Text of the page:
‘My first experience with photography was in the ’60s, when I was a kid living in Morocco with my mother and sisters,’ explains British Moroccan artist Hassan Hajjaj. ‘Every two years we’d visit the town’s local photographer so we could send a family portrait to my London-based father.’ These visits ingrained in Hajjaj the importance of photography and why he feels it should be preserved. ‘Seeing the camera and props used in the portrait marked my childhood, and I recall anticipating every visit to the photographer’s studio,’ he says.
Now, the desire to recreate that studio has become his life’s work. His ongoing project, ‘My Rock Stars: Volume 1’, has been over a decade in the making. The 51-year-old photographer, fashion designer and artist, who grew up in both London and Morocco, has spent the past 13 years creating pop-up studios on the streets of London, Paris and Marrakech in order to shoot fellow artists. His friends, dressed in outfits Hajjaj made from scratch, feature with found objects in environments that he says ‘best suited them and were the most natural fit to their character’.
According to Hajjaj, achieving this harmonious relationship involved venturing into the landscapes with which his subjects most identified, and shooting them well within their comfort zone. ‘Instead of shooting in a studio, using the street and natural lighting puts the subject at ease, giving way to more uninhibited spontaneity. It could almost be categorised as a form of guerilla contemporary art – not quite street art, but typical to contemporary art forms,’ explains Hajjaj.
Luckily for Hajjaj, it just so happened that he had a colourful friends list to work with: his images feature British fashion designer Joe Casely-Hayford, a Moroccan musician by the name of Cisco (though not the same delightful chap who sings about thongs), and two masters of traditional West African folk music. The photos are on display at The Third Line until Thursday October 18.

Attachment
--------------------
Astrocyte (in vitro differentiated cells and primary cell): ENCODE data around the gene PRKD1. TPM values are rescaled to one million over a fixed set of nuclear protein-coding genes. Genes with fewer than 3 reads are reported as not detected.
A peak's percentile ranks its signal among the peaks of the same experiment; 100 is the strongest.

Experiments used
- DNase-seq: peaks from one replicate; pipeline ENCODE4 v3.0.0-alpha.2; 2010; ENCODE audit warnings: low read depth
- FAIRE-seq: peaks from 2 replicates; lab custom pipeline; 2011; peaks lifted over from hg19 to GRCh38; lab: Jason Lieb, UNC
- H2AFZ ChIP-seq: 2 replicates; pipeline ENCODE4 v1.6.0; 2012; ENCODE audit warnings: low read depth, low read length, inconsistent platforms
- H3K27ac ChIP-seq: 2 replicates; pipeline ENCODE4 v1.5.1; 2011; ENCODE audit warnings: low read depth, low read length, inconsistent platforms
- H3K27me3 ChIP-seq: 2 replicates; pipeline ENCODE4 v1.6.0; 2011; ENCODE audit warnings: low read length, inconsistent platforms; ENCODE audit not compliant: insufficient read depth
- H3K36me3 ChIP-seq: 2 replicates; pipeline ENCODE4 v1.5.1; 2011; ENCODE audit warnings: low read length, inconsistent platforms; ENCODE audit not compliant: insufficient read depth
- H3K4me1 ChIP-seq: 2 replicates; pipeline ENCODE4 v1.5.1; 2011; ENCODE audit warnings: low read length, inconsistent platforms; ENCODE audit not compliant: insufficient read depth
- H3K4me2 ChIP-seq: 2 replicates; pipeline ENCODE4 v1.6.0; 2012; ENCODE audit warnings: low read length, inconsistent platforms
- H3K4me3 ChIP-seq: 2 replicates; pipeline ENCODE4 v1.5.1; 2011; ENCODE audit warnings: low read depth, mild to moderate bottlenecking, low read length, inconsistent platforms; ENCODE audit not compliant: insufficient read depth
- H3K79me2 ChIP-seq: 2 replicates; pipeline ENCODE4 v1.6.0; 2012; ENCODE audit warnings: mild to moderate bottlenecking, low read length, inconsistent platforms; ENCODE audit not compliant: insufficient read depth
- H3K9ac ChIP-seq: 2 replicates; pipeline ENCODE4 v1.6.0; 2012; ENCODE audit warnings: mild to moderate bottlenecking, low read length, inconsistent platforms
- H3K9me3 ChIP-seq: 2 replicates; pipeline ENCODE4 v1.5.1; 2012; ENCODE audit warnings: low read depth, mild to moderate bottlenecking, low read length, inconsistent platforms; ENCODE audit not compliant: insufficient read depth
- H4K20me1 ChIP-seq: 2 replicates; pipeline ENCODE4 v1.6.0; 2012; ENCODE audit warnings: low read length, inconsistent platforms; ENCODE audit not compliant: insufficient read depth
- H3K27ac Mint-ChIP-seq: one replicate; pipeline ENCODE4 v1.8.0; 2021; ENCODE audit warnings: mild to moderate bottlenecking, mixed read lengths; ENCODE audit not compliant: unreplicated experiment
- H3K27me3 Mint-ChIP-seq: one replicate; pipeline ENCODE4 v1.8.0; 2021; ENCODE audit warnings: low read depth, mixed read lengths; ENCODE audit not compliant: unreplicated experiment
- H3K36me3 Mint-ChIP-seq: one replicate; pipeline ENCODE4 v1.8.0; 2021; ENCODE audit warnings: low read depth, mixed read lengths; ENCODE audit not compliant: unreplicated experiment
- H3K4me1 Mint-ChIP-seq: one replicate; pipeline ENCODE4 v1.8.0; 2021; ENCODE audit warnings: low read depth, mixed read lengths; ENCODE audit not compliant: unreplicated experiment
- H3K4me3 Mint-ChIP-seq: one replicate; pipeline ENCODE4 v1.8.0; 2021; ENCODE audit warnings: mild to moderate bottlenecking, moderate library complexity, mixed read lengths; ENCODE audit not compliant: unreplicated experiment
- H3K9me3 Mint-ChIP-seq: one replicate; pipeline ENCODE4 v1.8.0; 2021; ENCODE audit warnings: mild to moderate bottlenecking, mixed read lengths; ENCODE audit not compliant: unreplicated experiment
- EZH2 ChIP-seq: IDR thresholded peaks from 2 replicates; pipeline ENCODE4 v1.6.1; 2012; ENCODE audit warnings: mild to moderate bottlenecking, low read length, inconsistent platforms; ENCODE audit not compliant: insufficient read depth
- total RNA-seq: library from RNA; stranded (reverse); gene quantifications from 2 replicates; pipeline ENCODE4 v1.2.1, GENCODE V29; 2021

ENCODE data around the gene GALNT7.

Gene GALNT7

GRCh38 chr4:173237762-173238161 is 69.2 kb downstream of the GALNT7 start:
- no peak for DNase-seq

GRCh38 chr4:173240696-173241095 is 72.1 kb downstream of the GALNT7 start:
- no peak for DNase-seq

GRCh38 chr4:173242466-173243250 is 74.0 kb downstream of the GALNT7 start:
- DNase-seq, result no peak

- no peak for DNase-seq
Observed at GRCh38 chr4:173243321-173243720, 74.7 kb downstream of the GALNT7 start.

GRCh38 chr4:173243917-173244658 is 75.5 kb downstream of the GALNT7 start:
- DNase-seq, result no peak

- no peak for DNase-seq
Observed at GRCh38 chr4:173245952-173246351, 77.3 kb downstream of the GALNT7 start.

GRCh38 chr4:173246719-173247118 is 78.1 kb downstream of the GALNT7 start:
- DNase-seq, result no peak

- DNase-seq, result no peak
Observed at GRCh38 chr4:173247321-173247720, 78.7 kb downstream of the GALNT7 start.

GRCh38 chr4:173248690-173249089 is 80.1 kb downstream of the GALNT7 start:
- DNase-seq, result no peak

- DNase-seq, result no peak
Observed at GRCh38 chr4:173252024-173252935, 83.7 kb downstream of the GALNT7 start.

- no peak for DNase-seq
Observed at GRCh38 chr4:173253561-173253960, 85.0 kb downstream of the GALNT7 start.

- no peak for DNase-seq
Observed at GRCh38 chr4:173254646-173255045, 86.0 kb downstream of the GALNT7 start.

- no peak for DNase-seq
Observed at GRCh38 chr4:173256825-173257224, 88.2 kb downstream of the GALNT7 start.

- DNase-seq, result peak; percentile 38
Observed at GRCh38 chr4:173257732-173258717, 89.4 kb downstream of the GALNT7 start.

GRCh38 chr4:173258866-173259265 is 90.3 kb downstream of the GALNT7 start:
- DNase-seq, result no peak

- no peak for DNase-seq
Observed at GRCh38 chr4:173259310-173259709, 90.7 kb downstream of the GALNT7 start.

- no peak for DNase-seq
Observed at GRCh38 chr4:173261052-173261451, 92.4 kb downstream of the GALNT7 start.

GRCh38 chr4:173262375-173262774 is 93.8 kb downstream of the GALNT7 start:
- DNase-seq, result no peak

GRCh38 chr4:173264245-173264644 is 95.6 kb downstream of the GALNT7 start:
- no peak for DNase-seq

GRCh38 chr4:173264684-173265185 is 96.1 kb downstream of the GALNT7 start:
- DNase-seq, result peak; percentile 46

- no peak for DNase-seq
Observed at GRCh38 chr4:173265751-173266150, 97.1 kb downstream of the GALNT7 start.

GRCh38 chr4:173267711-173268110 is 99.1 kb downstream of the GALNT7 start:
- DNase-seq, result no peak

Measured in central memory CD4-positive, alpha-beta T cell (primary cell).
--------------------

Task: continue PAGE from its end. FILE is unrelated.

It’s the astonishing colour of the images that immediately jumps out, a trait that Hajjaj attributes to his roots. ‘Culturally speaking, Africans are very colourful people: the fashion, the landscapes and the history all reflect vibrancy and brightness of colour as an important attribute to our daily life. I feel it’s necessary to introduce colour into our world to awaken creativity among artists and people,’ he explains.
Fashion design is one of the ways that Hajjaj feeds his own creativity. ‘One of the reasons why this project took so long is because each individual’s outfit was one of my bespoke designs,’ he says. He informs us that old parasols were sourced to create Joe Casely-Hayford’s outfit (above left), while an old Coca-Cola kaftan acquired from the souk was dyed to fit his vision for one friend (above far left). ‘It’s an important part of the work I do, because it reflects a part of me and, to the best of my ability, part of the subject,’ says Hajjaj. Suffice to say that as well as artist and fashion designer, Hajjaj should surely be considered a rock star himself.
Exhibition: ‘My Rock Stars: Volume 1’ until October 18 at The Third Line, Al Quoz 3 (04 341 1367).
Artist: Hassan Hajjaj.
Price of works: From Dhs29,000.